An intimate memoir of the flamboyant Queen singer by the man who knew him best. Peter Freestone was Freddie Mercury’s Personal Assistant for the last 12 years of his life. He lived with Mercury in London, Munich and New York, and he was with him when he died. In this book, the most intimate account of Mercury’s life ever written, he reveals the truth behind the scandalous rumours, the outrageous lifestyle and Mercury’s relationships with men, women and the other members of Queen. From the famous names – including Elton John, Kenny Everett, Elizabeth Taylor and Rod Stewart – to the shadowy army of lovers, fixers and hangers-on, Peter Freestone saw them all play their part in the tragi-comedy that was Freddie Mercury’s life. Freestone lived with Mercury in Europe and America for over a decade. From the East 50s apartment in New York to Kensington Lodge, the house in London where Mercury died – not to mention innumerable international hotel rooms and apartments in between – Freestone was always on hand to serve and protect the man he had first met in the Biba department store in the early 1970s. Then Queen was a largely unknown band. Soon it would be the most glitzy of glam rock bands. Freestone saw the fame arrive and with it the generosity, the excess, and the celebrity friends who came and went. “I was chief cook and bottle washer, waiter, butler, valet, secretary, amanuensis, cleaner, baby-sitter… and agony aunt,” he writes. “I shopped for him both at supermarkets and art markets, I travelled the world with him, I was with him at the highs and came through the lows with him. I saw the creative juices flow and I also saw the frustration when life wasn’t going well. I acted as his bodyguard when needed and in the end, of course, I was one of his nurses.” Freestone’s bet-selling account of a talented and extravagant star’s life and death is compelling, entertaining and ultimately, very touching. Illustrated with many photos from personal and Freestone’s own archives. Press Reviews“An entertaining and thought provoking read” – PRS for Music Sales “This collection of Freddie’s own words is the closest thing there is to an autobiography of a man with no regrets. The foreword is written by his mother” – reFRESH magazine, Leading Gay mag in the UK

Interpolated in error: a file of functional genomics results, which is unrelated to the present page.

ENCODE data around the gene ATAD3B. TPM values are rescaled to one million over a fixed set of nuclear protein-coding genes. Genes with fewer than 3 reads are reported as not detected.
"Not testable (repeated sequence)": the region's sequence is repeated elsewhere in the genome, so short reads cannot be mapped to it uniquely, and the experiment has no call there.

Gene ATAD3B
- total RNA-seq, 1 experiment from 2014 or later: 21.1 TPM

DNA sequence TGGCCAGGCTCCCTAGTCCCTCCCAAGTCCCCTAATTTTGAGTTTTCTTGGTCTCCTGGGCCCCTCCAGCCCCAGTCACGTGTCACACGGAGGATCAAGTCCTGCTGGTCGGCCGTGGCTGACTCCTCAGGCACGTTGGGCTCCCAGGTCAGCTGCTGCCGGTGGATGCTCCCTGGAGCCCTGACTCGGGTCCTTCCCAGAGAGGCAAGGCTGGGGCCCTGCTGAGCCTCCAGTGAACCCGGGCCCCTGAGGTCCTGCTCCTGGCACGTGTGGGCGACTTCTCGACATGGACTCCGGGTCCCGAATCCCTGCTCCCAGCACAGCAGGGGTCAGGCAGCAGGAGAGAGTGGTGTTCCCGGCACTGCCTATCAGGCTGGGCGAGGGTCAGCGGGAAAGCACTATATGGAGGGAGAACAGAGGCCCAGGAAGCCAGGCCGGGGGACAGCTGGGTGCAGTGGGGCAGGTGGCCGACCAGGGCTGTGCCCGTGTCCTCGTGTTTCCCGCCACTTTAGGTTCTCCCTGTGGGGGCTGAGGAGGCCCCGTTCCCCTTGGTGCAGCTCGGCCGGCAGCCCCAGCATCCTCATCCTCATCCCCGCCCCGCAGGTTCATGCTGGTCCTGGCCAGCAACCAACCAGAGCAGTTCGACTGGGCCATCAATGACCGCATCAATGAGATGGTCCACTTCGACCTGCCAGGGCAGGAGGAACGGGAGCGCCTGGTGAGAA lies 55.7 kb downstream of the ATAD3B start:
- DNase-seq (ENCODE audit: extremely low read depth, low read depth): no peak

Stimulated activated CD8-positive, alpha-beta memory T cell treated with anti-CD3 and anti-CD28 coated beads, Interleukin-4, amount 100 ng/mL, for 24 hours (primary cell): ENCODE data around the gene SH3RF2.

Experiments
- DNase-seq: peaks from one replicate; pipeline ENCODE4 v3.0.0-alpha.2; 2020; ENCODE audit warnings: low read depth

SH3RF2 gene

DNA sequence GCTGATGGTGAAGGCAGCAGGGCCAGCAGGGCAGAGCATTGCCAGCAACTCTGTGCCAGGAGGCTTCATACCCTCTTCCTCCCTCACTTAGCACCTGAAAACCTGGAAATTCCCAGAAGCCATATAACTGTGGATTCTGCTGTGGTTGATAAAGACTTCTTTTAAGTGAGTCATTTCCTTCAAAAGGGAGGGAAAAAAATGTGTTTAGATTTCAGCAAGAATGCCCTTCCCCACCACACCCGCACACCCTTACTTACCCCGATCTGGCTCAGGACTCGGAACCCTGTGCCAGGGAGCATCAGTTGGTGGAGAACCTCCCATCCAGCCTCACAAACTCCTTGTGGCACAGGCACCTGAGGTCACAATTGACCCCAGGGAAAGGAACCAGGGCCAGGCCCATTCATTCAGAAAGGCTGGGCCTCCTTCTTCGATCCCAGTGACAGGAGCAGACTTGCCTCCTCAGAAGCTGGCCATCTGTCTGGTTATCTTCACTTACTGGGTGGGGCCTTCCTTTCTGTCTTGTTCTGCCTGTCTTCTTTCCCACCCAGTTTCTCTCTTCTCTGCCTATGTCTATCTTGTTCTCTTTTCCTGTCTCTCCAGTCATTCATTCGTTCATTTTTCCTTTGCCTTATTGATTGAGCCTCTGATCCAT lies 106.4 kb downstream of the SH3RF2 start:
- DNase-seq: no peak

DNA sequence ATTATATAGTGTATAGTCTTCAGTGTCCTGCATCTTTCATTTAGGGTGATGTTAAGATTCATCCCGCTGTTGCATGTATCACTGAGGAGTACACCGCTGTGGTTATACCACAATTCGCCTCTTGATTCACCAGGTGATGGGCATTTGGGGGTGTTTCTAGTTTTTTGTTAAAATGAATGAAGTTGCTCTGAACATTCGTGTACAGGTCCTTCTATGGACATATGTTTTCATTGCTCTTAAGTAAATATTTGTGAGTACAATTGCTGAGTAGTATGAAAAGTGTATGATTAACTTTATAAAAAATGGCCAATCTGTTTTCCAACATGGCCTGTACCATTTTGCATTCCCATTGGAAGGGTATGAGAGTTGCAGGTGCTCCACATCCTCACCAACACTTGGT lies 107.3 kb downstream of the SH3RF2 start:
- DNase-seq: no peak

This book reconsiders the notion of liminality in postcolonial critical discourse today. By visiting Mashriqi writers of memoir, Bugeja offers a unique intervention in the understanding of 'in-between' and 'threshold' states in present-day postcolonialist thought. His analysis situates liminal space as a fraught form of consciousness that mediates between conditions of historical contingency and the memorializing present. Within the present Mashriqi memoir form, liminal spaces may be read as articulations of 'representational spaces' — narrative spaces that, based as they are within the histories of local communities, are nonetheless redolent with memorial and imaginary elements. Liminal consciousness today, Bugeja argues, is a direct consequence of the impact of volatile present-day memories on the re-conception of the open wounds of history. Incisive readings of life-writings by Mourid Barghouti, Amin Maalouf, Orhan Pamuk, Amos Oz, and Wadad Makdisi Cortas demonstrate the double-edged representational chasm that opens up when present acts of memorializing are brought to bear upon the elusive histories of the early-twentieth-century Mashriq. Sifting through the wide-ranging theoretical literature on liminality and challenging received views of the concept, this book proposes a nuanced, materialist, and original rethinking of the liminal as a more vigilant outlook onto the political, literary and historical predicaments of the contemporary Middle East.